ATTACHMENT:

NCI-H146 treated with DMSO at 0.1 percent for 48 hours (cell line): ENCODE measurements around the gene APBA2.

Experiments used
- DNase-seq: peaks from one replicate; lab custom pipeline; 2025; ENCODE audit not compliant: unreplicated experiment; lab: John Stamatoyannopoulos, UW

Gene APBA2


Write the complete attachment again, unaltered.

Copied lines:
NCI-H146 treated with DMSO at 0.1 percent for 48 hours (cell line): ENCODE measurements around the gene APBA2.

Experiments used
- DNase-seq: peaks from one replicate; lab custom pipeline; 2025; ENCODE audit not compliant: unreplicated experiment; lab: John Stamatoyannopoulos, UW

Gene APBA2